Jul 292012
 
access _forbidden

“Sydney now joins global cities including London, New York and Hong Kong that also have public transport on Google Maps” boasted Gladys Berejiklian, New South Wales minister for transport, last week that Sydney’s complex and confusing public transport system will now appear Google’s mapping service.

The minister neglected to mention the other 400 cities that already offer this service including Perth, Adelaide and Canberra in Australia. What’s more concerning is the attitude of public servants and governments towards access to what should be freely available data.

It’s difficult to think of anything less innocuous than public transport timetables yet access to the data is carefully guarded by most Australian governments under the claim of ‘Crown Copyright’.

Underlying the idea of Crown Copyright is all the information held by governments is the property of the state – or the monarch in Australia – rather than belonging to the people. This is a great example of governments and the law living in the 18th Century which gives a modern perspective of what the US founding fathers were thinking of when they wrote their constitution in 1787.

This refusal to make data available is not the attitude of any single government, the Victorian government notoriously refused access to fire information during the tragic 2009 bushfires and Google are still negotiating to add Melbourne’s public transport information to the Maps service.

‘Open Data’ is a concept that many agencies pay lip service to, as do many politicians while they aren’t in government, but in practice information is a precious resource which should be hoarded and hidden.

In the public service itself, information is power – your position and status with an agency is directly proportional to the knowledge you possess and the contacts you can hoard. This attitude spills over into the way services are delivered, or not as the case may be.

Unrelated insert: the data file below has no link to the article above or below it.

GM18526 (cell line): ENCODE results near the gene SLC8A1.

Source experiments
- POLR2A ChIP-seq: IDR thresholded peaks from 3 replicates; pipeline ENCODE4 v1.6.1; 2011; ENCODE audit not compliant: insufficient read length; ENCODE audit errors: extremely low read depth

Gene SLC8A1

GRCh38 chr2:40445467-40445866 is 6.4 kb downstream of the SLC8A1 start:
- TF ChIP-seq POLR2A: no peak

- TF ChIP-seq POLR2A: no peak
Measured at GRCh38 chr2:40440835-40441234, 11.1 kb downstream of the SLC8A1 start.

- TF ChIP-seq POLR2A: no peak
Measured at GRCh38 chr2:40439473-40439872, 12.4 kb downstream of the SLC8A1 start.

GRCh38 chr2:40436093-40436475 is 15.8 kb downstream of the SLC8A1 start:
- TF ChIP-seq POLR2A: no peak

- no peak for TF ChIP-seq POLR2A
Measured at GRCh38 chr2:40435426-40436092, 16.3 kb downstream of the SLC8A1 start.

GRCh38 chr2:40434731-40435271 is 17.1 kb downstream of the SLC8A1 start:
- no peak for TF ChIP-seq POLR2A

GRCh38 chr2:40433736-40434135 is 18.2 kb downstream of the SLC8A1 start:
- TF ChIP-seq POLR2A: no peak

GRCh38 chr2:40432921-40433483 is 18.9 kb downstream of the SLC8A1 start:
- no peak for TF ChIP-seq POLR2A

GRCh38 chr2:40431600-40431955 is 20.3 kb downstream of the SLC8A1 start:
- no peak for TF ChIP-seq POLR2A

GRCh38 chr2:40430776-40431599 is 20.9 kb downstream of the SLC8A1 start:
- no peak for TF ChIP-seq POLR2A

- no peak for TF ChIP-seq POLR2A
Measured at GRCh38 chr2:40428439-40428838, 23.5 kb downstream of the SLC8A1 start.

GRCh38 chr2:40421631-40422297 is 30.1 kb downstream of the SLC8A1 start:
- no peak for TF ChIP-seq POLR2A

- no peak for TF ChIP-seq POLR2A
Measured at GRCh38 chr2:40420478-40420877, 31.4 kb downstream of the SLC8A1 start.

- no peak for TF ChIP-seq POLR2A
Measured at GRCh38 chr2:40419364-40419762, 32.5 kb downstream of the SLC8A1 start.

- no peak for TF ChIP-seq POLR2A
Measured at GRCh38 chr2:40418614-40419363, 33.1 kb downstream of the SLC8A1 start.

For startup businesses, this hoarding of data hurts local industry – with transport timetables application developers have to negotiate on a case by case basis for data access meaning that only big companies with plenty of resources are able to get hold of the information.

The tragedy is government are trying to encourage smaller developers and startups. New South Wales had its Mobile Concierge program but these well meaning initiatives fall down when agencies won’t open their data.

It’s time to scrap the idea of Crown Copyright and the philosophy that all government data is the property of the public service, or the monarch of the day. Certainly there are plenty of areas where it isn’t in the public interest to release confidential information but bus timetables are not one of those areas and there are plenty of laws already in place to protect that sensitive data.

Like many things in our political and legal sectors, thinking is stuck not in the 1980s but in the 1780s. Maybe it’s time to grab our politicians and their learned lawyer friends and drag them by their horse haired wigs into the 21st Century.

  One Response to “Closed data doors”

  1. But how to effect the change? You’re absolutely right of course but until such time as our journos start applying the blow torch “Please explain, Glad, why I can’t see when my next bus will actually rock up” I don’t see much changing I’m afraid

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